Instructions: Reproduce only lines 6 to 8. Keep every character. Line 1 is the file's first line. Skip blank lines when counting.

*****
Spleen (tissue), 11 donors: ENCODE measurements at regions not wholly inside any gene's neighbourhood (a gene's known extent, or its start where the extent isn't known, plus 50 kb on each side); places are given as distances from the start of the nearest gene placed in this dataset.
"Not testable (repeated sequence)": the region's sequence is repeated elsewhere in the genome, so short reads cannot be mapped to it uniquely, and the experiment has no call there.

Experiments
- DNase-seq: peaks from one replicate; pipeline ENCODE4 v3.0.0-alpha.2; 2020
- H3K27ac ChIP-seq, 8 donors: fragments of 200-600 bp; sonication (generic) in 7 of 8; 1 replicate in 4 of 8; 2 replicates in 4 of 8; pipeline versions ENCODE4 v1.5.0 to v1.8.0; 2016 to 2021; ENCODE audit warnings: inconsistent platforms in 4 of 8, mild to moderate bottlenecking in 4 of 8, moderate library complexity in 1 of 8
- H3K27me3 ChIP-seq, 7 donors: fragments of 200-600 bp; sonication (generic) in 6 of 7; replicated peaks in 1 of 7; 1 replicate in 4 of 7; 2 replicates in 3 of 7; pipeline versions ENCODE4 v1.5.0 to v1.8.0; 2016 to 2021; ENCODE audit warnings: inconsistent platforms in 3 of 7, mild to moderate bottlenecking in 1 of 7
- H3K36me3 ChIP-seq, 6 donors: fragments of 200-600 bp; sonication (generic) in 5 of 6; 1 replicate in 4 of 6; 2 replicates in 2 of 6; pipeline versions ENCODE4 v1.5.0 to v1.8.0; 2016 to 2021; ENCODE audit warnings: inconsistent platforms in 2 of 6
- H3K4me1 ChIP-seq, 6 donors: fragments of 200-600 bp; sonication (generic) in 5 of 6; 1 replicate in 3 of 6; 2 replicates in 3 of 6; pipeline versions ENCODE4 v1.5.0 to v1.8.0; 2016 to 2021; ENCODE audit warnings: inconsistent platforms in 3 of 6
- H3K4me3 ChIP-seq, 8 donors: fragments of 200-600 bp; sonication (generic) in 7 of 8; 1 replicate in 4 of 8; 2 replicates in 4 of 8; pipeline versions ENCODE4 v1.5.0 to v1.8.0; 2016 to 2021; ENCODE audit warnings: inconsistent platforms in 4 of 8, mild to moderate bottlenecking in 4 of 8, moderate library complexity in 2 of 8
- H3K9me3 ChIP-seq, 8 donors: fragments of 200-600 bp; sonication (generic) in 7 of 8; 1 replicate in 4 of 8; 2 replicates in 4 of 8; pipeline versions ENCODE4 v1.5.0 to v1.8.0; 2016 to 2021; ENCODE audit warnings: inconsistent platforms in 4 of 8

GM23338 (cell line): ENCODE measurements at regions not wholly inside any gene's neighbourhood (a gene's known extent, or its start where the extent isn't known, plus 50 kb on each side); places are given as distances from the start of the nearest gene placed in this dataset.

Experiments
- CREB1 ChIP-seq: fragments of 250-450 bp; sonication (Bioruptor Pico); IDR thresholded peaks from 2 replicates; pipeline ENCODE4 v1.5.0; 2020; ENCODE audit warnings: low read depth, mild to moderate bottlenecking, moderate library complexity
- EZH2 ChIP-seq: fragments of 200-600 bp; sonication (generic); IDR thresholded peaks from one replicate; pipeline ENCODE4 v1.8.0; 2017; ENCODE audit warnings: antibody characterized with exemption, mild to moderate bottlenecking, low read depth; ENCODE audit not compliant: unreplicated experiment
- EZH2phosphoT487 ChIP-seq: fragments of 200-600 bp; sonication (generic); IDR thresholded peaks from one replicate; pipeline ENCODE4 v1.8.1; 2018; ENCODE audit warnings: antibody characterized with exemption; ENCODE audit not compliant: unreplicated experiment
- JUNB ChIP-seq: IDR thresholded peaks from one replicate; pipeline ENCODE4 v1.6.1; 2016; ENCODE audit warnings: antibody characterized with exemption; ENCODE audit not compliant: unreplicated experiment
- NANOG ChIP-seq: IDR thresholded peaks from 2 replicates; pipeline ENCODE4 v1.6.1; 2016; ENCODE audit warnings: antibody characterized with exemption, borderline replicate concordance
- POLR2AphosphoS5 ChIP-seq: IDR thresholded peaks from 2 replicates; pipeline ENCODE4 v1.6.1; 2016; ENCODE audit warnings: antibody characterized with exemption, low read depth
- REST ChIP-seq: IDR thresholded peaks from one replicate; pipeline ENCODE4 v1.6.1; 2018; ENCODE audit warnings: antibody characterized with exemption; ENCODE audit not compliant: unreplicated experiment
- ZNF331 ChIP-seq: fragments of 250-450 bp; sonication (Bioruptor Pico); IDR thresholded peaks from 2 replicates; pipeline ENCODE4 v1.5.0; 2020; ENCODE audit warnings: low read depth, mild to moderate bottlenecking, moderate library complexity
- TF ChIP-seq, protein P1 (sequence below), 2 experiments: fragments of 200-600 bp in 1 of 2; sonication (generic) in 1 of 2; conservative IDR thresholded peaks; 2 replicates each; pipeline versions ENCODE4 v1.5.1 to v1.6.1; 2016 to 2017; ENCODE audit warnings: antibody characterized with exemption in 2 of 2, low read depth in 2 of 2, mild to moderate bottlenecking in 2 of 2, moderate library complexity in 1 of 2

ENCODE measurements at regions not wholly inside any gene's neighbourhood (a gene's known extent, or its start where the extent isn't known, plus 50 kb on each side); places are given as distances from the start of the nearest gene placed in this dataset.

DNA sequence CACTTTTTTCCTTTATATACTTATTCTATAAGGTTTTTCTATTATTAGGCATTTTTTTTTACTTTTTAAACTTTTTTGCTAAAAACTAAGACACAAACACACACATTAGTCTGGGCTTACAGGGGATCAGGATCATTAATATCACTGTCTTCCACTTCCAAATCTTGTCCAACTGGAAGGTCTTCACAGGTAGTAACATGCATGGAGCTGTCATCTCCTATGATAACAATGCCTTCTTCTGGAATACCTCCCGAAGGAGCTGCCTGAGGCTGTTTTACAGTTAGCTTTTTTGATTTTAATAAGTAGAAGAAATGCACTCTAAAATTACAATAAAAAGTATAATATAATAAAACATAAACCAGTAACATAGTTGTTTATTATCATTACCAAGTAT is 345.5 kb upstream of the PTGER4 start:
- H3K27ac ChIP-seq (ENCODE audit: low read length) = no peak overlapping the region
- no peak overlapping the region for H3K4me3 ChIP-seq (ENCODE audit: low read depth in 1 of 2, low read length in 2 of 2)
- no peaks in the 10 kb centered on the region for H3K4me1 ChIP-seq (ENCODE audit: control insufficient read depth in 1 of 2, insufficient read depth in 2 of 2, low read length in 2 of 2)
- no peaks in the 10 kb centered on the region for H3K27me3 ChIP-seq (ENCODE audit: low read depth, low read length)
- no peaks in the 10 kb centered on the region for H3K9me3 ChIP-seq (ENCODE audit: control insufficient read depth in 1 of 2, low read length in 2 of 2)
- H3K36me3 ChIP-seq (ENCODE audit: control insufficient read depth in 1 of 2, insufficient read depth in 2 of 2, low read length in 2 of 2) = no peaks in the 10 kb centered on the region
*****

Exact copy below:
- H3K27me3 ChIP-seq, 7 donors: fragments of 200-600 bp; sonication (generic) in 6 of 7; replicated peaks in 1 of 7; 1 replicate in 4 of 7; 2 replicates in 3 of 7; pipeline versions ENCODE4 v1.5.0 to v1.8.0; 2016 to 2021; ENCODE audit warnings: inconsistent platforms in 3 of 7, mild to moderate bottlenecking in 1 of 7
- H3K36me3 ChIP-seq, 6 donors: fragments of 200-600 bp; sonication (generic) in 5 of 6; 1 replicate in 4 of 6; 2 replicates in 2 of 6; pipeline versions ENCODE4 v1.5.0 to v1.8.0; 2016 to 2021; ENCODE audit warnings: inconsistent platforms in 2 of 6
- H3K4me1 ChIP-seq, 6 donors: fragments of 200-600 bp; sonication (generic) in 5 of 6; 1 replicate in 3 of 6; 2 replicates in 3 of 6; pipeline versions ENCODE4 v1.5.0 to v1.8.0; 2016 to 2021; ENCODE audit warnings: inconsistent platforms in 3 of 6